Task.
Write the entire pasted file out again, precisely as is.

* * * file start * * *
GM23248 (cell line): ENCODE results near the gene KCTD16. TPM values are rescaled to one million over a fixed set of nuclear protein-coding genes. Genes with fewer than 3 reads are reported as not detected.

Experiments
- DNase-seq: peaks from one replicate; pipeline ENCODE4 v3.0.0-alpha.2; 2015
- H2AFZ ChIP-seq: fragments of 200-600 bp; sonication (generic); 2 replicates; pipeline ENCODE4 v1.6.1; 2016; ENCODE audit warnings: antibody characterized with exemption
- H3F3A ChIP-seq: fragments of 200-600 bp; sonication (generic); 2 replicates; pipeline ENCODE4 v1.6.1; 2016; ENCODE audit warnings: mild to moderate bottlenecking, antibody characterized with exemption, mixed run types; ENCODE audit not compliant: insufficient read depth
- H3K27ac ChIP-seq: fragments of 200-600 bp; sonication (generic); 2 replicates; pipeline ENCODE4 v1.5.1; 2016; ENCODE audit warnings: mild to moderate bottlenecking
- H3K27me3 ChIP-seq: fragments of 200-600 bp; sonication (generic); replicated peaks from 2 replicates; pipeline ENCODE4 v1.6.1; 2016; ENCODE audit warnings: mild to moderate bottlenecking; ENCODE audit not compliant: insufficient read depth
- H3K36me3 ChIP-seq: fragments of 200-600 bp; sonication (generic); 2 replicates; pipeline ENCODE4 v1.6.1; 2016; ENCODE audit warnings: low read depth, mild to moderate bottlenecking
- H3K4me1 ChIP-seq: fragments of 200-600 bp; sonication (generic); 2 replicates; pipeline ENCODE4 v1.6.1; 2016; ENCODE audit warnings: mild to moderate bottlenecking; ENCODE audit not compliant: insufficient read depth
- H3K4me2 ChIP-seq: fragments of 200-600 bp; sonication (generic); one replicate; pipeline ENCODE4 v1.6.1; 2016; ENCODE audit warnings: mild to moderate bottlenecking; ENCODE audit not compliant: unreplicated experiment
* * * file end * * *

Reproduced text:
GM23248 (cell line): ENCODE results near the gene KCTD16. TPM values are rescaled to one million over a fixed set of nuclear protein-coding genes. Genes with fewer than 3 reads are reported as not detected.

Experiments
- DNase-seq: peaks from one replicate; pipeline ENCODE4 v3.0.0-alpha.2; 2015
- H2AFZ ChIP-seq: fragments of 200-600 bp; sonication (generic); 2 replicates; pipeline ENCODE4 v1.6.1; 2016; ENCODE audit warnings: antibody characterized with exemption
- H3F3A ChIP-seq: fragments of 200-600 bp; sonication (generic); 2 replicates; pipeline ENCODE4 v1.6.1; 2016; ENCODE audit warnings: mild to moderate bottlenecking, antibody characterized with exemption, mixed run types; ENCODE audit not compliant: insufficient read depth
- H3K27ac ChIP-seq: fragments of 200-600 bp; sonication (generic); 2 replicates; pipeline ENCODE4 v1.5.1; 2016; ENCODE audit warnings: mild to moderate bottlenecking
- H3K27me3 ChIP-seq: fragments of 200-600 bp; sonication (generic); replicated peaks from 2 replicates; pipeline ENCODE4 v1.6.1; 2016; ENCODE audit warnings: mild to moderate bottlenecking; ENCODE audit not compliant: insufficient read depth
- H3K36me3 ChIP-seq: fragments of 200-600 bp; sonication (generic); 2 replicates; pipeline ENCODE4 v1.6.1; 2016; ENCODE audit warnings: low read depth, mild to moderate bottlenecking
- H3K4me1 ChIP-seq: fragments of 200-600 bp; sonication (generic); 2 replicates; pipeline ENCODE4 v1.6.1; 2016; ENCODE audit warnings: mild to moderate bottlenecking; ENCODE audit not compliant: insufficient read depth
- H3K4me2 ChIP-seq: fragments of 200-600 bp; sonication (generic); one replicate; pipeline ENCODE4 v1.6.1; 2016; ENCODE audit warnings: mild to moderate bottlenecking; ENCODE audit not compliant: unreplicated experiment